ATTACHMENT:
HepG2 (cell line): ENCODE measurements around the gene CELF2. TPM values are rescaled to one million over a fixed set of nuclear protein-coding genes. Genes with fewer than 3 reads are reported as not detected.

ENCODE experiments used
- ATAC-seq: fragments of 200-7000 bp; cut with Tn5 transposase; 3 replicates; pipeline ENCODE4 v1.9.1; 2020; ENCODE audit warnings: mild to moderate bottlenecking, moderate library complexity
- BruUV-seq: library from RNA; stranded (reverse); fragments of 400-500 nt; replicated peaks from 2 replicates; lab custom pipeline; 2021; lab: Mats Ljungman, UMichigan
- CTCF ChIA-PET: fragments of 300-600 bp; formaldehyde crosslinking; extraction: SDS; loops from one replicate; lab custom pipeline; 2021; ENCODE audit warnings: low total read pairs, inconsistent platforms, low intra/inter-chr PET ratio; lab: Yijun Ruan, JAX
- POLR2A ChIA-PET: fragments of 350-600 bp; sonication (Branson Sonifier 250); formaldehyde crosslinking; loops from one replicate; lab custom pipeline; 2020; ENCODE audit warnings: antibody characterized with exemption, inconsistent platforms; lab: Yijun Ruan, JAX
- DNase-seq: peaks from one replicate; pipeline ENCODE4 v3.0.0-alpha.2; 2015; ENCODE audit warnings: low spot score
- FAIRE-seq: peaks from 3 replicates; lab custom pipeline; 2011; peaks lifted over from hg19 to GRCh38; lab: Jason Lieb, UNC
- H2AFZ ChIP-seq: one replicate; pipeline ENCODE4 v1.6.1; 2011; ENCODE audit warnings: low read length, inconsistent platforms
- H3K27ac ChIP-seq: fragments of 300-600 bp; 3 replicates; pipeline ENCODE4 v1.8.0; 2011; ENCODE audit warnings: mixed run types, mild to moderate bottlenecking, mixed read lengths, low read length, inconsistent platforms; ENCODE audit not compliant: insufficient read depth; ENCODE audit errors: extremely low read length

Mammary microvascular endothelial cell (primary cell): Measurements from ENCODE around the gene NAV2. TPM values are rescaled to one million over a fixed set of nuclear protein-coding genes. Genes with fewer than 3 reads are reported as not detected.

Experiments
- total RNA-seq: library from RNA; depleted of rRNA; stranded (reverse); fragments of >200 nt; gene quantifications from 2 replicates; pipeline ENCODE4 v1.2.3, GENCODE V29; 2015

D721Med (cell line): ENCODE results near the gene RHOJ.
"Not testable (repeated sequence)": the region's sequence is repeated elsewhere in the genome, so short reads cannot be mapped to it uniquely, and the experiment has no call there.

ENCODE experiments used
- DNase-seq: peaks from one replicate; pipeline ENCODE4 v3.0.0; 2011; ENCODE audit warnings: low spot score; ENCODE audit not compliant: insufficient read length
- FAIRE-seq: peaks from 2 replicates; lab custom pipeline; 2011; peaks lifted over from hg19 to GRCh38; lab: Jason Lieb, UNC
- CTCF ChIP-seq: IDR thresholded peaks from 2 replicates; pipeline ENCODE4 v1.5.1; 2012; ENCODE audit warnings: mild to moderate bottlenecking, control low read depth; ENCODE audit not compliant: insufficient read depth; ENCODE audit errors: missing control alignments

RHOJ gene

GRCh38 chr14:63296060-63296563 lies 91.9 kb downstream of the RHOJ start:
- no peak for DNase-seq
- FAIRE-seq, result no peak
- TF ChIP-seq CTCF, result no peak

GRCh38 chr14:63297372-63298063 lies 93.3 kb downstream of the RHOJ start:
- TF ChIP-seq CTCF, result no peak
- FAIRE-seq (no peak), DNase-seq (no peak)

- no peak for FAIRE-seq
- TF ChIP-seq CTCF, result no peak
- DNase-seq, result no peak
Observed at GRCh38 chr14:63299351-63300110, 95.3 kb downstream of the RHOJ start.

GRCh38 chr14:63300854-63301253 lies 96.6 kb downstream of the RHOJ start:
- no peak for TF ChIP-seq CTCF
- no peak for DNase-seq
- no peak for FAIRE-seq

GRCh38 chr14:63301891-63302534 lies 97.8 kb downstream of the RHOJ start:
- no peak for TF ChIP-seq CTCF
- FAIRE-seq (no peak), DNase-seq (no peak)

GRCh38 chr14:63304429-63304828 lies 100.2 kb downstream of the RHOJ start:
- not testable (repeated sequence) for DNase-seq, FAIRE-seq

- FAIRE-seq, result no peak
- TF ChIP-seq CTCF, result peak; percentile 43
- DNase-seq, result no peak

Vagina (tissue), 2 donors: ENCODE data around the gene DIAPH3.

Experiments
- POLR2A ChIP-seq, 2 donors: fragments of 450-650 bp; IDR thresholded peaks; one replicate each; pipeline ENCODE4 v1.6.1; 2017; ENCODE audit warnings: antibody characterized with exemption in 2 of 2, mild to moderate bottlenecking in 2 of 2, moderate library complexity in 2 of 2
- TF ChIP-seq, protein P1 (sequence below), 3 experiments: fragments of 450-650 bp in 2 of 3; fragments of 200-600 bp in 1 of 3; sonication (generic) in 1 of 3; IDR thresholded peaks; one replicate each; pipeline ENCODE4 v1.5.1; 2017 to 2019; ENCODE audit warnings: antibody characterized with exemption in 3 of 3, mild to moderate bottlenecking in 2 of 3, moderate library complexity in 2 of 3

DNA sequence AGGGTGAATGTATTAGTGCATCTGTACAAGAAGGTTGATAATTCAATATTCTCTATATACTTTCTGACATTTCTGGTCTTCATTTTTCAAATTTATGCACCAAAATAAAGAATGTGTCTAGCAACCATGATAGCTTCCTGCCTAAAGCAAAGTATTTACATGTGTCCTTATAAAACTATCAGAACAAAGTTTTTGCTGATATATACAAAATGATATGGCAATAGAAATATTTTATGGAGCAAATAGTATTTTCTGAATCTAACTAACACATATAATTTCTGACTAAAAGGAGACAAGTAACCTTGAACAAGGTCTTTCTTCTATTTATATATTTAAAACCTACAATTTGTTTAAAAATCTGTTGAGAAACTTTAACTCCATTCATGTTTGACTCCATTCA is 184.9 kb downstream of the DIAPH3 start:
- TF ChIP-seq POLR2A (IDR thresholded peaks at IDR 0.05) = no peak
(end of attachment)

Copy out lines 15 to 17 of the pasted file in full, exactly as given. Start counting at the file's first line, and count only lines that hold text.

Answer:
"Not testable (repeated sequence)": the region's sequence is repeated elsewhere in the genome, so short reads cannot be mapped to it uniquely, and the experiment has no call there.

ENCODE experiments used
- DNase-seq: peaks from one replicate; pipeline ENCODE4 v3.0.0; 2011; ENCODE audit warnings: low spot score; ENCODE audit not compliant: insufficient read length